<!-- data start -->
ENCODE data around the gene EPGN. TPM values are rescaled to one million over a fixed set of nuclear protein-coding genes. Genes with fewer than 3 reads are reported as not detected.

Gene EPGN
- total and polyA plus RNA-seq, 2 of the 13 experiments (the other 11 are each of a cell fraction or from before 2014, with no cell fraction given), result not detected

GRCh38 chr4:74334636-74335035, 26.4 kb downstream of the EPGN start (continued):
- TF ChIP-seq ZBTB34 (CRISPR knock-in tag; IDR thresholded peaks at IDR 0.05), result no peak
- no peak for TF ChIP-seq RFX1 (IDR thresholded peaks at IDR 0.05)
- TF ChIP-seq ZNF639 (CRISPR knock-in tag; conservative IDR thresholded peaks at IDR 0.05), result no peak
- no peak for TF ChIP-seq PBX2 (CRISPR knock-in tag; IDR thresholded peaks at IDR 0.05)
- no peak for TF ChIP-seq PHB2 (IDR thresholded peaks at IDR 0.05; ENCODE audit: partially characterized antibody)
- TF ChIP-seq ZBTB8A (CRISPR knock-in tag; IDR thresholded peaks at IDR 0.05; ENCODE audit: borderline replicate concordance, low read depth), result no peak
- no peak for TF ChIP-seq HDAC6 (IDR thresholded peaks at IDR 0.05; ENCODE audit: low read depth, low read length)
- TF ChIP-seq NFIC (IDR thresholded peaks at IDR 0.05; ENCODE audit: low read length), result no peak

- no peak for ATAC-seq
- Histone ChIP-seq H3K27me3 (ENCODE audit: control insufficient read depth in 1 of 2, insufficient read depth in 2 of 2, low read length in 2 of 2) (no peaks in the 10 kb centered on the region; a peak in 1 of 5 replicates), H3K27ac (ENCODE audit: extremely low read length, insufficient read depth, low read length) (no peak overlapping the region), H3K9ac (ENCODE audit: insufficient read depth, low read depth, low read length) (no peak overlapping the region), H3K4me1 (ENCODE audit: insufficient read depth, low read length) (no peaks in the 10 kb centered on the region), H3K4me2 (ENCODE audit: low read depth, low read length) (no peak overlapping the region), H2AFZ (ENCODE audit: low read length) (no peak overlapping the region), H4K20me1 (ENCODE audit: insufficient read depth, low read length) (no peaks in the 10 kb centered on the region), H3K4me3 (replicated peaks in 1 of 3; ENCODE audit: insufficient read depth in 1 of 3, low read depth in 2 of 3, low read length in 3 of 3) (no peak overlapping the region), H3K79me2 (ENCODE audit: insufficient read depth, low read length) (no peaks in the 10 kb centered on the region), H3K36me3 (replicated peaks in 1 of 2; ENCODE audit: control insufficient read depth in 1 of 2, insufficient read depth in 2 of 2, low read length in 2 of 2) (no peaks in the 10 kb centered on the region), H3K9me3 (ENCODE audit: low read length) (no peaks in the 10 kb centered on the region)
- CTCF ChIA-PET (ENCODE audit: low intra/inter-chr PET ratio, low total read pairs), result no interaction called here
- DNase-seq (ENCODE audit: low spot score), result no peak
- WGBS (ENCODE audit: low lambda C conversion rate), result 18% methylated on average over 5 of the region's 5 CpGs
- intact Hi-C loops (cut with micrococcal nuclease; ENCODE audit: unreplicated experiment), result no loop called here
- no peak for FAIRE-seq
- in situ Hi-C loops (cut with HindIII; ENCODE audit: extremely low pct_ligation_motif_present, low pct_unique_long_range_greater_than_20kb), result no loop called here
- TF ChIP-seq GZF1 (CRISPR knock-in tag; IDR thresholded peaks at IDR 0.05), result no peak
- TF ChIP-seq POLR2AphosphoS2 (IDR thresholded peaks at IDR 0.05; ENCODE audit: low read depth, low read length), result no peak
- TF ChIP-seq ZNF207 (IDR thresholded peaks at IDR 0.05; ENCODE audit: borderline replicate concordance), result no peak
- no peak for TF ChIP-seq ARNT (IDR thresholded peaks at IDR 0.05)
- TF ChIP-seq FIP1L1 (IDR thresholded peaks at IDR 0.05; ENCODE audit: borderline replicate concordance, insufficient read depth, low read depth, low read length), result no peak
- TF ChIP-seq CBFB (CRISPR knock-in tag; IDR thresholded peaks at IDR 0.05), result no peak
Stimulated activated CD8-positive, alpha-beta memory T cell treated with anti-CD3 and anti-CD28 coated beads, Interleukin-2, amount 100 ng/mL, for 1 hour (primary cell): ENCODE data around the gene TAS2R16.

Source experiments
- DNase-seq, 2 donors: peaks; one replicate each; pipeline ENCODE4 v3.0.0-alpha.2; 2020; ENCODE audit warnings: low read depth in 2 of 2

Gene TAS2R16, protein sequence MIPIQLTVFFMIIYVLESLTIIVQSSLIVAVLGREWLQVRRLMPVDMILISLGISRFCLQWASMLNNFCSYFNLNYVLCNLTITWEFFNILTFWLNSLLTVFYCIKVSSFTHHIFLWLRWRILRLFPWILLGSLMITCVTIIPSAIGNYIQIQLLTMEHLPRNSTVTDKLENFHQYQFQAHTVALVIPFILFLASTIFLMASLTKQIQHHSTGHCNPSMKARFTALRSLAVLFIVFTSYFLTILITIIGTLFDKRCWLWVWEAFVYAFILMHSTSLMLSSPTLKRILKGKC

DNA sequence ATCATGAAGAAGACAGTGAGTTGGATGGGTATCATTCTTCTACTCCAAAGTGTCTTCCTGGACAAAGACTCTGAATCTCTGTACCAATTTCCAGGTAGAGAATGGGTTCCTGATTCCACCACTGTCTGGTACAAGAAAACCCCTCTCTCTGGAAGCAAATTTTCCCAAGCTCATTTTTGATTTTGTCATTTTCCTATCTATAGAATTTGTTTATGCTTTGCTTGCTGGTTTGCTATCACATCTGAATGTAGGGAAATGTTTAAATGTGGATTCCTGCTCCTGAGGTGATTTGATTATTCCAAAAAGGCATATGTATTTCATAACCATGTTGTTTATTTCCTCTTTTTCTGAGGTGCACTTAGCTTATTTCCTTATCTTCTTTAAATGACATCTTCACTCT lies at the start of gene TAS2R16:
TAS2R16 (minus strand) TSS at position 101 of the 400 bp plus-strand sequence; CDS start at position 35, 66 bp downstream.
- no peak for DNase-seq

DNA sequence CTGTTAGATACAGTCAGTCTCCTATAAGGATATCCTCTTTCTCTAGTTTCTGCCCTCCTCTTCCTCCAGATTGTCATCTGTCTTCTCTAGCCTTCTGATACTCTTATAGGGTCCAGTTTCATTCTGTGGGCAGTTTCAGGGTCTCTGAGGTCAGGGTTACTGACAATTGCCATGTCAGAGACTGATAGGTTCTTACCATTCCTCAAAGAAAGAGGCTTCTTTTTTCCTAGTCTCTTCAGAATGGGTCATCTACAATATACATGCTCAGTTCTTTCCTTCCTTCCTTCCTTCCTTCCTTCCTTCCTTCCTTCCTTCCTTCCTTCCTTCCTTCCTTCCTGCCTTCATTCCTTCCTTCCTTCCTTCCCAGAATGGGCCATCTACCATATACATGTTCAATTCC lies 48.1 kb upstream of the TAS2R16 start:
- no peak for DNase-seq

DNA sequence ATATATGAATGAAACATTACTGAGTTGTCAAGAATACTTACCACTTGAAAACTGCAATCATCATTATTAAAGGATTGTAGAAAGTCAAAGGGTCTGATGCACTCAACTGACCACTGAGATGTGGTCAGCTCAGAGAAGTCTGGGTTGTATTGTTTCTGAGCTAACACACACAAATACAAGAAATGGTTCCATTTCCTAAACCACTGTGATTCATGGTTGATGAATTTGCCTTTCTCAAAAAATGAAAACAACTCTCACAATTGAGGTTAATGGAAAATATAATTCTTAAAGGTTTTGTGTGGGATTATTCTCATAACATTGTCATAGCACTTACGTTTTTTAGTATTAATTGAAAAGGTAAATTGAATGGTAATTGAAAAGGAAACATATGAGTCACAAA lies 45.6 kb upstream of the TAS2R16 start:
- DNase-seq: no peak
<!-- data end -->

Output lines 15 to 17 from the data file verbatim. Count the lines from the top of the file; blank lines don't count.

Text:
- CTCF ChIA-PET (ENCODE audit: low intra/inter-chr PET ratio, low total read pairs), result no interaction called here
- DNase-seq (ENCODE audit: low spot score), result no peak
- WGBS (ENCODE audit: low lambda C conversion rate), result 18% methylated on average over 5 of the region's 5 CpGs